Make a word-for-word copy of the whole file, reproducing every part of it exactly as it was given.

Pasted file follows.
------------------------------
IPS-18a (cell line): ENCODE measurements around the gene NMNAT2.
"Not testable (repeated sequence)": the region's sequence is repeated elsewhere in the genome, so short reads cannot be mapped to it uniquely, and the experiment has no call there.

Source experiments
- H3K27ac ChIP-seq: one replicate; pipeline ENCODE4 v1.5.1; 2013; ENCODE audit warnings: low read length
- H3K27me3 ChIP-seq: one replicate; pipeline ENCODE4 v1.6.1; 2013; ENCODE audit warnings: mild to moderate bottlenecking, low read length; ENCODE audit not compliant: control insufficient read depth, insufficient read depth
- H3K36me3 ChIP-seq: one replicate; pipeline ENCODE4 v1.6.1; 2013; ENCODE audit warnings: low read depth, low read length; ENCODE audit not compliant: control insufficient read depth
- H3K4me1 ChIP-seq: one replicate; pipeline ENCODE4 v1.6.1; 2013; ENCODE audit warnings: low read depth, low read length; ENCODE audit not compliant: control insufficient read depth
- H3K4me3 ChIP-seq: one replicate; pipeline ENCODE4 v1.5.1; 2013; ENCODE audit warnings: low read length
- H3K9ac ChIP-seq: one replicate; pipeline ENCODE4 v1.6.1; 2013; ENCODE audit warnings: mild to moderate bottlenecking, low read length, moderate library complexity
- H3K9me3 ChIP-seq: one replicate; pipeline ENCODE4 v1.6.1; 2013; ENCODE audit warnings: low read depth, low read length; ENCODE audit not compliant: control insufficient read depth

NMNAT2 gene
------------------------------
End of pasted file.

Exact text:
IPS-18a (cell line): ENCODE measurements around the gene NMNAT2.
"Not testable (repeated sequence)": the region's sequence is repeated elsewhere in the genome, so short reads cannot be mapped to it uniquely, and the experiment has no call there.

Source experiments
- H3K27ac ChIP-seq: one replicate; pipeline ENCODE4 v1.5.1; 2013; ENCODE audit warnings: low read length
- H3K27me3 ChIP-seq: one replicate; pipeline ENCODE4 v1.6.1; 2013; ENCODE audit warnings: mild to moderate bottlenecking, low read length; ENCODE audit not compliant: control insufficient read depth, insufficient read depth
- H3K36me3 ChIP-seq: one replicate; pipeline ENCODE4 v1.6.1; 2013; ENCODE audit warnings: low read depth, low read length; ENCODE audit not compliant: control insufficient read depth
- H3K4me1 ChIP-seq: one replicate; pipeline ENCODE4 v1.6.1; 2013; ENCODE audit warnings: low read depth, low read length; ENCODE audit not compliant: control insufficient read depth
- H3K4me3 ChIP-seq: one replicate; pipeline ENCODE4 v1.5.1; 2013; ENCODE audit warnings: low read length
- H3K9ac ChIP-seq: one replicate; pipeline ENCODE4 v1.6.1; 2013; ENCODE audit warnings: mild to moderate bottlenecking, low read length, moderate library complexity
- H3K9me3 ChIP-seq: one replicate; pipeline ENCODE4 v1.6.1; 2013; ENCODE audit warnings: low read depth, low read length; ENCODE audit not compliant: control insufficient read depth

NMNAT2 gene